In spite of what many religious groups would like to believe, the bible is clear about the fact that a Christian, once cleansed from his past sins, can sin so as to be lost eternally (Hebrews 6:4-6; Hebrews 10:26; James 5:19-20; 2 Peter 2:20-22). But what would bring such a situation to pass? Why would someone, after escaping the “pollutions of the world” (2 Peter 2:20), choose to return to “wallowing in the mire” (2 Peter 2:22)? I believe that some of the words that scripture uses to warn about this are instructive. Hebrews 2:1 says, “Therefore we must give the more earnest heed to the things we have heard, lest we drift away.” Verse 3 of the same chapter says, “ how shall we escape if we neglect so great a salvation”. James warns against wandering from the truth (James 5:19). Peter speaks of one who has “forgotten that he was cleansed from his old sins” (2 Peter 1:9).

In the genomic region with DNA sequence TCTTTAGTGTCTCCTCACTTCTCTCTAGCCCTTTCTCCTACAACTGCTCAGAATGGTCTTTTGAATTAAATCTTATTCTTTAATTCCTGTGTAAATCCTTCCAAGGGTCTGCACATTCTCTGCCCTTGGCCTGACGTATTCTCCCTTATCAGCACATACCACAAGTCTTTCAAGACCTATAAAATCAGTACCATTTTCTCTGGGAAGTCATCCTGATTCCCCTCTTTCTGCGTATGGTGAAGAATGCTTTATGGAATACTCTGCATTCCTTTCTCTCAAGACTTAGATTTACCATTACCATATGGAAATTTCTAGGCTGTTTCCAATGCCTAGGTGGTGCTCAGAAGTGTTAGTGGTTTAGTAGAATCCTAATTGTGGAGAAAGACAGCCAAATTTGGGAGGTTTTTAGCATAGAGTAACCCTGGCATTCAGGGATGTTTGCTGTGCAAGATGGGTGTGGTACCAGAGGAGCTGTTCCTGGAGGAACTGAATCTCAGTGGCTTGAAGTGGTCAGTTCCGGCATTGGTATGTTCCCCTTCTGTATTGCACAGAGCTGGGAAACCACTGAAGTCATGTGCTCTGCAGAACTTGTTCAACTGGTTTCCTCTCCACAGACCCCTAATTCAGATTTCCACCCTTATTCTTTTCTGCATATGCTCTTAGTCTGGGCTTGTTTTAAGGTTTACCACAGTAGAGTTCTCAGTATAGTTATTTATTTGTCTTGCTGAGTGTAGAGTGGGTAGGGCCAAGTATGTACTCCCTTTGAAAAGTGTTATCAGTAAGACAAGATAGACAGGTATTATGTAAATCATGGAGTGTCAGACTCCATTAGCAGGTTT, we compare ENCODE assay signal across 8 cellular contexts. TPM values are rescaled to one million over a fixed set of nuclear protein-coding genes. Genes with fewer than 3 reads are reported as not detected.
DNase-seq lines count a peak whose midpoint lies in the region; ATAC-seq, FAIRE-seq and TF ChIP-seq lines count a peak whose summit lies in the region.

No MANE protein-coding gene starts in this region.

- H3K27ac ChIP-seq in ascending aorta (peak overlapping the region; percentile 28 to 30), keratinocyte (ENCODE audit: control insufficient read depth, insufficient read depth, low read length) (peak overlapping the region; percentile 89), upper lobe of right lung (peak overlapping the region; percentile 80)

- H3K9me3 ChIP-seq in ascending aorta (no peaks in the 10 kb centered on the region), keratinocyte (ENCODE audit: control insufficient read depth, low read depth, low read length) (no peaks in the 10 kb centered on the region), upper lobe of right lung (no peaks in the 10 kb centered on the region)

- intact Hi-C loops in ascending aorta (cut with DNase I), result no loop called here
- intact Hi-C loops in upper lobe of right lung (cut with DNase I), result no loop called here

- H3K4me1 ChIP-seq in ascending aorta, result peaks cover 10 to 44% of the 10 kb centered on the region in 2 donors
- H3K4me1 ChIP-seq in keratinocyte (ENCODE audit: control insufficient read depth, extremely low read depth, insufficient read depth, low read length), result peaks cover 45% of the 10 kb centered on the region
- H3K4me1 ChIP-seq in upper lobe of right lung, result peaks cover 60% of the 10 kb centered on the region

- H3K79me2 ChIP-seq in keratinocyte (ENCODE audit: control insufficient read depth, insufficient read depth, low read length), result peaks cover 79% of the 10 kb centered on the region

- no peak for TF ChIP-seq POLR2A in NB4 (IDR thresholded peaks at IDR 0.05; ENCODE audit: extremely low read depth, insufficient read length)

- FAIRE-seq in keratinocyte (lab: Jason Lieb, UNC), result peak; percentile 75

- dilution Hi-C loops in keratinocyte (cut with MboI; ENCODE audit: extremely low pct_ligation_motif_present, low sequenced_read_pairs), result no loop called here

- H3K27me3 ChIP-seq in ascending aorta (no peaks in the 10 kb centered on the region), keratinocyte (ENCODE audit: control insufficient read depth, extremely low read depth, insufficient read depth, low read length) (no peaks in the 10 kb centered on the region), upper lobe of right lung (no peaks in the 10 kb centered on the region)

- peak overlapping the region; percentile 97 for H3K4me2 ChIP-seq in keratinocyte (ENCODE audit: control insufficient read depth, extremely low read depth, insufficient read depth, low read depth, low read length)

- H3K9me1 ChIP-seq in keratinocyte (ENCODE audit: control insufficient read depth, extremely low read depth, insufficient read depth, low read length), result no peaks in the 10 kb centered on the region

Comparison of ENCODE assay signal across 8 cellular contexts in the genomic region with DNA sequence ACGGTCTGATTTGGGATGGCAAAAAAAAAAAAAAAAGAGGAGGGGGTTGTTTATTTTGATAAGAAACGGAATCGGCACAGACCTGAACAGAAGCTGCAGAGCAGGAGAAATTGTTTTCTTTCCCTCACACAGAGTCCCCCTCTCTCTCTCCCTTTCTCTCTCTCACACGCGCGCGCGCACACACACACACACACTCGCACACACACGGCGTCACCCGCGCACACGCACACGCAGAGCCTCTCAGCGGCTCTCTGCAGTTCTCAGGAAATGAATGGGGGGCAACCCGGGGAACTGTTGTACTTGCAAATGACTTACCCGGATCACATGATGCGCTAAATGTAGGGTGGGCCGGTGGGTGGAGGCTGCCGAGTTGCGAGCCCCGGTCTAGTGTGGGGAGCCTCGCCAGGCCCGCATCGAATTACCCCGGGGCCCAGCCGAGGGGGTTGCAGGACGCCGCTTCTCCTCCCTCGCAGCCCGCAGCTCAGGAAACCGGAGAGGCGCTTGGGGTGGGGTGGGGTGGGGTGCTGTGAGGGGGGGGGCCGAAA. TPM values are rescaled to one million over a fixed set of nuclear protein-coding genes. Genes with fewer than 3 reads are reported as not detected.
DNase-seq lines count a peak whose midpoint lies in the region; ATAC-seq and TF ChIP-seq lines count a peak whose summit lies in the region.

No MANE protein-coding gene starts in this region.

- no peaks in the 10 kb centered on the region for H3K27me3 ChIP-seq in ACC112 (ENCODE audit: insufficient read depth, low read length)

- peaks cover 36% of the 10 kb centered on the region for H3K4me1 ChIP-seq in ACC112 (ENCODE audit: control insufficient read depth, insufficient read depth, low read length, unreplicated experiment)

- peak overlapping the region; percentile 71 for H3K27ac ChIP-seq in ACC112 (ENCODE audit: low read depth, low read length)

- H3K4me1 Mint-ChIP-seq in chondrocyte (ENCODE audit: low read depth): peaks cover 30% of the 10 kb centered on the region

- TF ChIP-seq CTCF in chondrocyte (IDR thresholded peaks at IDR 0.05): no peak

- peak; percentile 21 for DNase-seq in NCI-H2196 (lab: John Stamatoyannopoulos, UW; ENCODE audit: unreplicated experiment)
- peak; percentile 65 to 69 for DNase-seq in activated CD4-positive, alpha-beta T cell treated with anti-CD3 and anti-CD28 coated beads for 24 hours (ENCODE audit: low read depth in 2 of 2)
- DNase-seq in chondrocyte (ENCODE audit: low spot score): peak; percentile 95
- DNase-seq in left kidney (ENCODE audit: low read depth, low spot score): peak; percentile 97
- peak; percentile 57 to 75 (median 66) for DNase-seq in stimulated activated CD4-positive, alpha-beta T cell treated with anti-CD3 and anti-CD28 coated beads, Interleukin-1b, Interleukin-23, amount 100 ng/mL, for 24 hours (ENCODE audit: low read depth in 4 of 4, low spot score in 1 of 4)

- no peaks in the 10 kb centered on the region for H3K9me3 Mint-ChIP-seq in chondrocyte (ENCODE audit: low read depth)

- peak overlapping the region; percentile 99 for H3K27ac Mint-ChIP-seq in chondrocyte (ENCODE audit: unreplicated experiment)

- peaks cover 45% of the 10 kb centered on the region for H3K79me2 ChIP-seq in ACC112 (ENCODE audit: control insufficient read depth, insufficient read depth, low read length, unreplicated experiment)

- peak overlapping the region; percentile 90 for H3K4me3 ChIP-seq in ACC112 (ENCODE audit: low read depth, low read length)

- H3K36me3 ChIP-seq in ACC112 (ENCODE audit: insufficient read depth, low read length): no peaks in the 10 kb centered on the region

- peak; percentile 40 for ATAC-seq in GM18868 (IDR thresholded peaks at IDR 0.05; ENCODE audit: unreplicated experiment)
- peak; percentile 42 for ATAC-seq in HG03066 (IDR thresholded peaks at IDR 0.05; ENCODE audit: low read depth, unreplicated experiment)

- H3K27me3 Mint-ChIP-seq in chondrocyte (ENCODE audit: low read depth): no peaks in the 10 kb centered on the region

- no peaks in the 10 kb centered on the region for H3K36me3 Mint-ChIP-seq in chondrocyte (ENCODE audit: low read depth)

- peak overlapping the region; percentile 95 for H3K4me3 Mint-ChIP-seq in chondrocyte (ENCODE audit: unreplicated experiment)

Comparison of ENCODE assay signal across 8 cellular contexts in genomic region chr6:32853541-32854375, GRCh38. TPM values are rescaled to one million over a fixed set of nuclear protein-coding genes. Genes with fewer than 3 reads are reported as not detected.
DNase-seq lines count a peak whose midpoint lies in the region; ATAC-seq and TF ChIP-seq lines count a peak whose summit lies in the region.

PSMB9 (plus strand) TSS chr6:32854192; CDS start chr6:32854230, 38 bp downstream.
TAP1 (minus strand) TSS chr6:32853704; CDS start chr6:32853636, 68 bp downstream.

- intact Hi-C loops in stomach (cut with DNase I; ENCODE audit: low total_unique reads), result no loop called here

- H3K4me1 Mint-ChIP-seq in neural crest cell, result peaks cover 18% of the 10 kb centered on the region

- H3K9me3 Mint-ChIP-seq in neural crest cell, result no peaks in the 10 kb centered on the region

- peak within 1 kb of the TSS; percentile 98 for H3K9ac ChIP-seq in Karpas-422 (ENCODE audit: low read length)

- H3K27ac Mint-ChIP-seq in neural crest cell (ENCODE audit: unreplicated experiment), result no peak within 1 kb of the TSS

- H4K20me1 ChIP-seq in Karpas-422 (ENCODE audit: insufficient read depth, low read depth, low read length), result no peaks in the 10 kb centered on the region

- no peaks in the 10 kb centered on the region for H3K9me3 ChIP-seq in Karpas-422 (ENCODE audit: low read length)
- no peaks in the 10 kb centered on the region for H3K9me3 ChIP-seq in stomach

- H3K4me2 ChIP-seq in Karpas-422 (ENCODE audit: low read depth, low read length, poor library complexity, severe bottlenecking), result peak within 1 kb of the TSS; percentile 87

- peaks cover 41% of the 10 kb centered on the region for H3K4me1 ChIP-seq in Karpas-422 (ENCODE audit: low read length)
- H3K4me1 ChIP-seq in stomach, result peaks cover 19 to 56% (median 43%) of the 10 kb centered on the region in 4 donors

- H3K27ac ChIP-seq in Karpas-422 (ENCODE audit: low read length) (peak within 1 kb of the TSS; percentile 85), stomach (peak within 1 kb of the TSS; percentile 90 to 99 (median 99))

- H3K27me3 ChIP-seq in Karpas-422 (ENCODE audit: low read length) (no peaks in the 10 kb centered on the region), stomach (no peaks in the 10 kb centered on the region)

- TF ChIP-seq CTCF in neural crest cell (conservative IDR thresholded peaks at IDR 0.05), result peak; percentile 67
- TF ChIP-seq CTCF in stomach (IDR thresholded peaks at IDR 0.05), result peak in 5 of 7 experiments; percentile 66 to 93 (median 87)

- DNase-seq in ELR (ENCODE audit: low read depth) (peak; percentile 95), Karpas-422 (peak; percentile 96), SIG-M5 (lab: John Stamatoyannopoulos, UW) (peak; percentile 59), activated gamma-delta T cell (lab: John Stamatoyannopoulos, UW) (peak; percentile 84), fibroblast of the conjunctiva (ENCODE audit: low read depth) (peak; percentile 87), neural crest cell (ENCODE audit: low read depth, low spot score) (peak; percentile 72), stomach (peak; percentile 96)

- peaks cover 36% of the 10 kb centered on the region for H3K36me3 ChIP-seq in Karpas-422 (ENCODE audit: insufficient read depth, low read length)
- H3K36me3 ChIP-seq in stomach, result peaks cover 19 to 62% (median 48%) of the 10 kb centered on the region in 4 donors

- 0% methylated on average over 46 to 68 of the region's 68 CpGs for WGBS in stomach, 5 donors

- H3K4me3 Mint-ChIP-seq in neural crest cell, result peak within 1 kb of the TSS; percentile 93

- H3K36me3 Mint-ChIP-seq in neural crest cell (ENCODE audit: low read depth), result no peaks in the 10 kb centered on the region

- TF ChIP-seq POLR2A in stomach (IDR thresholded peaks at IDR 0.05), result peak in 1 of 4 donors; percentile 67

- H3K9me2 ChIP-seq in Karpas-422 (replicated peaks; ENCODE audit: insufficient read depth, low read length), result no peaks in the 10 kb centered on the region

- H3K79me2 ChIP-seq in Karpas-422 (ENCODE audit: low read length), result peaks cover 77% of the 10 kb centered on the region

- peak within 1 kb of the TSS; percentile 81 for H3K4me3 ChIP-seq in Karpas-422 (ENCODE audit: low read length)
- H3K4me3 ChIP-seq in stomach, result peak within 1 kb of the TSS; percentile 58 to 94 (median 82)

Most Christians who fall away do not just suddenly make a decision to return to a life of sin, rather they “drift”, they “wander”, they “neglect”, they “forget”. This is something that could happen to any of us if we are not on guard. In the parable of the sower in Luke 8:14 Jesus warned about the distracting influence of the “cares, riches, and pleasures of life”. These things, while not evil in themselves, can occupy our attention to the point that we “drift away” from the Lord. One of the greatest causes of Christians falling away is a failure to assemble with the saints (Hebrews 10:25-30). God commanded that we “come together as a church” (1 Corinthians 11:18); “come together in one place” (1 Corinthians 11:20) for a reason. Christians come together, in part, to instruct, strengthen, encourage, edify, and, if necessary, warn one another (Ephesians 4:11-16, Colossians 3:16, 1 Thessalonians 5:14). One of the greatest threats to the church today is the current trend toward “virtual worship”. Rather than exhorting the saints to come together for worship and their mutual benefit, they are being told to stay home. Whether it is by personal choice or a decision of a church’s leadership, the longer the saints fail to assemble together the greater the danger that they will “drift”, “wander”, “neglect”, and “forget” and ultimately be lost eternally.